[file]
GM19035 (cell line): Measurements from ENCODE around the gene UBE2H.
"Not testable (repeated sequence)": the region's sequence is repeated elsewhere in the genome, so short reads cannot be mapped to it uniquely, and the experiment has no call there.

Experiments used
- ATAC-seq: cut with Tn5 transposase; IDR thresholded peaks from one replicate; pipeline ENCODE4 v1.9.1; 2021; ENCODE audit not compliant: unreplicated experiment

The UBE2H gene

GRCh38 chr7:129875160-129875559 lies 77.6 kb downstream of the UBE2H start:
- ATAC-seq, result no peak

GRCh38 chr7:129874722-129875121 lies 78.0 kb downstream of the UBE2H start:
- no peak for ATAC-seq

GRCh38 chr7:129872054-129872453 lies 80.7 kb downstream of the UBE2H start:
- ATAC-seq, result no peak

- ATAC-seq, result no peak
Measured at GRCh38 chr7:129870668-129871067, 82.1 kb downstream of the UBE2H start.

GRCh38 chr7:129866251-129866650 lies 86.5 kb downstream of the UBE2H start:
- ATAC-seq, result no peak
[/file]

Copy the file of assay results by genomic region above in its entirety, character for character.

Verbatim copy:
GM19035 (cell line): Measurements from ENCODE around the gene UBE2H.
"Not testable (repeated sequence)": the region's sequence is repeated elsewhere in the genome, so short reads cannot be mapped to it uniquely, and the experiment has no call there.

Experiments used
- ATAC-seq: cut with Tn5 transposase; IDR thresholded peaks from one replicate; pipeline ENCODE4 v1.9.1; 2021; ENCODE audit not compliant: unreplicated experiment

The UBE2H gene

GRCh38 chr7:129875160-129875559 lies 77.6 kb downstream of the UBE2H start:
- ATAC-seq, result no peak

GRCh38 chr7:129874722-129875121 lies 78.0 kb downstream of the UBE2H start:
- no peak for ATAC-seq

GRCh38 chr7:129872054-129872453 lies 80.7 kb downstream of the UBE2H start:
- ATAC-seq, result no peak

- ATAC-seq, result no peak
Measured at GRCh38 chr7:129870668-129871067, 82.1 kb downstream of the UBE2H start.

GRCh38 chr7:129866251-129866650 lies 86.5 kb downstream of the UBE2H start:
- ATAC-seq, result no peak